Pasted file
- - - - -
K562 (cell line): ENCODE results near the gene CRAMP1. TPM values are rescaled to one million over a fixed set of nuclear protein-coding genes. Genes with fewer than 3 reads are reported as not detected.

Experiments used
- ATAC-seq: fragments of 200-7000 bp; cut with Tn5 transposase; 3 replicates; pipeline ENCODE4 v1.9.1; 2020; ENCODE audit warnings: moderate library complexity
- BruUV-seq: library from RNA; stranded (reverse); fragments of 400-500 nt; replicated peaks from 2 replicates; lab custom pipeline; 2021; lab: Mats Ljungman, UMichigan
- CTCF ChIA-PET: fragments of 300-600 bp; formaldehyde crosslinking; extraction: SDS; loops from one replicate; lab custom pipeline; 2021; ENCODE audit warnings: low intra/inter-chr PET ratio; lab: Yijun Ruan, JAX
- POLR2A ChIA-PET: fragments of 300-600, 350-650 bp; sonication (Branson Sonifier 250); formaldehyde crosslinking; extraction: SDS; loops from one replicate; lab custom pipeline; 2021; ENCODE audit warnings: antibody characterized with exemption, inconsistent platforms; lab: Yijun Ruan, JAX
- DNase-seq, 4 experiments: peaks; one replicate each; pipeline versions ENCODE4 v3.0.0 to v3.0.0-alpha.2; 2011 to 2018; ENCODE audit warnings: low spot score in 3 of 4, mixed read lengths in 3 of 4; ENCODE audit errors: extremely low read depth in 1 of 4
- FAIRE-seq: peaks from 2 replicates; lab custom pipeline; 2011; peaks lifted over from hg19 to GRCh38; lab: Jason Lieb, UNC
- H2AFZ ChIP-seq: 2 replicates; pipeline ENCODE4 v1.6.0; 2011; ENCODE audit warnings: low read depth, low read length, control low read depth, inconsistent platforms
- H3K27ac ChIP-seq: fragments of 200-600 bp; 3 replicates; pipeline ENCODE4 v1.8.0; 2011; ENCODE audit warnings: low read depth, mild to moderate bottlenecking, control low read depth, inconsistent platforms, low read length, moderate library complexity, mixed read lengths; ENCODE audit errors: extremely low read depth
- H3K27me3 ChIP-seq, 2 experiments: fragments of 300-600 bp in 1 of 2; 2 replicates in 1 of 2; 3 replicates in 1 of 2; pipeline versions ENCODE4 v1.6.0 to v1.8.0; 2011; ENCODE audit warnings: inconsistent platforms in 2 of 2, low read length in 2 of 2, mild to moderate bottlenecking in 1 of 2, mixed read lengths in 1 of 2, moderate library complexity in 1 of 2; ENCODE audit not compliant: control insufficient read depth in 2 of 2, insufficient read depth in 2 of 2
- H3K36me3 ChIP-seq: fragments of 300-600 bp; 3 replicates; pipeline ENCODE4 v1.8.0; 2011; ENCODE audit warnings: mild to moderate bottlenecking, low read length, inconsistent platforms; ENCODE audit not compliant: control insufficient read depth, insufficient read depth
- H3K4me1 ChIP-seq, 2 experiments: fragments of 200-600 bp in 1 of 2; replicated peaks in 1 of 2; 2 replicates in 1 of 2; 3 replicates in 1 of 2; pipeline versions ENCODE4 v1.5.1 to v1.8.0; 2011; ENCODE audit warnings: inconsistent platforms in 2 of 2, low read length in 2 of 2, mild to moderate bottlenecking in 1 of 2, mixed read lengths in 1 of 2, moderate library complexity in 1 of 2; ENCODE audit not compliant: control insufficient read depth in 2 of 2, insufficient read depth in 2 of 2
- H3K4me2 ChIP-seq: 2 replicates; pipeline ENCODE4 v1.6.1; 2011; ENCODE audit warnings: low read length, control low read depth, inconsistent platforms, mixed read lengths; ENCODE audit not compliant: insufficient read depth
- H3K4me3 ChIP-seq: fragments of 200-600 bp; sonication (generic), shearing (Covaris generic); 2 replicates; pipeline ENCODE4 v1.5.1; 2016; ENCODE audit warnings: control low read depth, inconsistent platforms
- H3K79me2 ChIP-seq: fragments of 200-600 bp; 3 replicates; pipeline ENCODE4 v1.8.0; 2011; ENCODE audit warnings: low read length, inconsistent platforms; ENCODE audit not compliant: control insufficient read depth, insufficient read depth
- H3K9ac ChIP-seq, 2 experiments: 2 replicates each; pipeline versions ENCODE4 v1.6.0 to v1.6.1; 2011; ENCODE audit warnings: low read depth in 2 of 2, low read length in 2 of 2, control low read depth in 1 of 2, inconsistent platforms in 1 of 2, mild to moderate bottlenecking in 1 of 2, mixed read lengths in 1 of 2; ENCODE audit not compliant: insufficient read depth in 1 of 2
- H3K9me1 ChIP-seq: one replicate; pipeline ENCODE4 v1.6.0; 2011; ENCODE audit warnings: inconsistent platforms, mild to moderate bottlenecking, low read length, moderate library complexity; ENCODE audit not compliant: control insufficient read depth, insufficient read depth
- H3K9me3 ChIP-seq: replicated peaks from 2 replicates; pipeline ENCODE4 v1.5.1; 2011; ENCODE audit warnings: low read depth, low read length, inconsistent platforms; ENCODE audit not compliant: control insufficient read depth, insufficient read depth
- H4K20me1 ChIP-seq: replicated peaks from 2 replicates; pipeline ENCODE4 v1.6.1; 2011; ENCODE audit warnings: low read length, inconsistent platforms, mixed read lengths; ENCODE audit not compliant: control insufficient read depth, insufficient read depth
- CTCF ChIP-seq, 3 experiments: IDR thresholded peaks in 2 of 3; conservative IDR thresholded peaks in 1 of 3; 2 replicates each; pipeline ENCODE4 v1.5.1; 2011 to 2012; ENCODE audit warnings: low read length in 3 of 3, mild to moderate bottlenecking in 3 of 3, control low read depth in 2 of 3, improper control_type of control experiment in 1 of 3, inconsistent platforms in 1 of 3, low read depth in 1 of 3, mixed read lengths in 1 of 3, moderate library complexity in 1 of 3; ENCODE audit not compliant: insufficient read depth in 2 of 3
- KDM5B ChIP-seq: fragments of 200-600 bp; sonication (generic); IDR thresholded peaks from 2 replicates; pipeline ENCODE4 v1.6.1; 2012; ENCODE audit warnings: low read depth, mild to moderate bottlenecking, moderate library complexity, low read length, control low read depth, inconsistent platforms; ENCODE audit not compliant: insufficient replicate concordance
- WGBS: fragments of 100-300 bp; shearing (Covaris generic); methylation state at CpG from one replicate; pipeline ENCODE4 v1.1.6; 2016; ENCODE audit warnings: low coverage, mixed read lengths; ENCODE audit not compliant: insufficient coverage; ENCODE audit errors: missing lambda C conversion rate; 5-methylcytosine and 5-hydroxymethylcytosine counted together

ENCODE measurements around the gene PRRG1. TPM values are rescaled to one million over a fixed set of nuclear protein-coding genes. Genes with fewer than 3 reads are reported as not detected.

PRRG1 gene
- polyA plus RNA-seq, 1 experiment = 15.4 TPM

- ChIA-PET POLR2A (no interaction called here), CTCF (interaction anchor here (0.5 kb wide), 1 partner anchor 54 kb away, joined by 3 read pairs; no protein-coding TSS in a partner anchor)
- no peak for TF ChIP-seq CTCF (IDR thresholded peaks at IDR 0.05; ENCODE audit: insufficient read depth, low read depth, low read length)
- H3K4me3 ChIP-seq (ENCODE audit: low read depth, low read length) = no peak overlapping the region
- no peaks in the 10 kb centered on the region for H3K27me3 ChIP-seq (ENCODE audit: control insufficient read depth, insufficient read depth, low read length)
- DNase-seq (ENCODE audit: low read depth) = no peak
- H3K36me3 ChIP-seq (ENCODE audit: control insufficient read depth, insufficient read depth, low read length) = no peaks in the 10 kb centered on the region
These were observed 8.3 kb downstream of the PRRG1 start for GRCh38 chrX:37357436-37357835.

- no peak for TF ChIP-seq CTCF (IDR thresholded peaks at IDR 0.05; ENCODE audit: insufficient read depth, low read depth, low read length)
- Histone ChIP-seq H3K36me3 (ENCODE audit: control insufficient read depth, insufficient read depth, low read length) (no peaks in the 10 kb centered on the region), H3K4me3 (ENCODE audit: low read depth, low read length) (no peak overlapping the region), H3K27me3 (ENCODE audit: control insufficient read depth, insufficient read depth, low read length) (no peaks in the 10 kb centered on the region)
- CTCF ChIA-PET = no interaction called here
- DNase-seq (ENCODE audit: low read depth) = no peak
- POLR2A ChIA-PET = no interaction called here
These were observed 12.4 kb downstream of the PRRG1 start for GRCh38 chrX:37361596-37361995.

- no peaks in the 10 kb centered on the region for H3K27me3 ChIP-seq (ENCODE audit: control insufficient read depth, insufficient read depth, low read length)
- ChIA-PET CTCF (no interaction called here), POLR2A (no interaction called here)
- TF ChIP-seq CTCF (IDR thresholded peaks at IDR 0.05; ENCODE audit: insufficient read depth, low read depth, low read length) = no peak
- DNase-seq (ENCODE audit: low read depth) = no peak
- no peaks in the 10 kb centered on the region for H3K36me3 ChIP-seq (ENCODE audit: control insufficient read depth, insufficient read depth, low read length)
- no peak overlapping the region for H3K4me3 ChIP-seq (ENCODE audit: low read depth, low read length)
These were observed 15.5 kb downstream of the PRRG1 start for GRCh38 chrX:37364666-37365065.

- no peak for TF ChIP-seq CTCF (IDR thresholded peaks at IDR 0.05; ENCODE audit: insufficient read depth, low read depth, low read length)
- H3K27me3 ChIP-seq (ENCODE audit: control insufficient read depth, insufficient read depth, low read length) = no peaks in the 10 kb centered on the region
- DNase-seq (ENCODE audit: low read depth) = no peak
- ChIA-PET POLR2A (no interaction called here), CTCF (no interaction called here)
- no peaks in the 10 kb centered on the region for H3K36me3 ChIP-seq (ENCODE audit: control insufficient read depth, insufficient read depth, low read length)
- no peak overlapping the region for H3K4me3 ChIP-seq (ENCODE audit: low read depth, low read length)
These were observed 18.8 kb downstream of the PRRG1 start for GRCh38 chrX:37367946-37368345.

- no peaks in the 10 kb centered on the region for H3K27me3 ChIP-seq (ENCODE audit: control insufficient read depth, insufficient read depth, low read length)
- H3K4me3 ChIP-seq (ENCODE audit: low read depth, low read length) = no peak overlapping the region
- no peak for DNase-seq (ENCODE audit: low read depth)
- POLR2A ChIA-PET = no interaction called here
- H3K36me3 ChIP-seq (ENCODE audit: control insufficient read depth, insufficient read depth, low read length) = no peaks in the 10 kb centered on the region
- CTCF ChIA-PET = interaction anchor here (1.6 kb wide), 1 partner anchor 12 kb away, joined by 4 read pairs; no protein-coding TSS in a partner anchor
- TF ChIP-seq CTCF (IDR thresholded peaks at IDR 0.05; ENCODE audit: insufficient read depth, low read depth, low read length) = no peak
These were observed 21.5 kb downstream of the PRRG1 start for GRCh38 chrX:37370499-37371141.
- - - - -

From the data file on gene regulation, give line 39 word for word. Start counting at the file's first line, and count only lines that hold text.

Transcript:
These were observed 12.4 kb downstream of the PRRG1 start for GRCh38 chrX:37361596-37361995.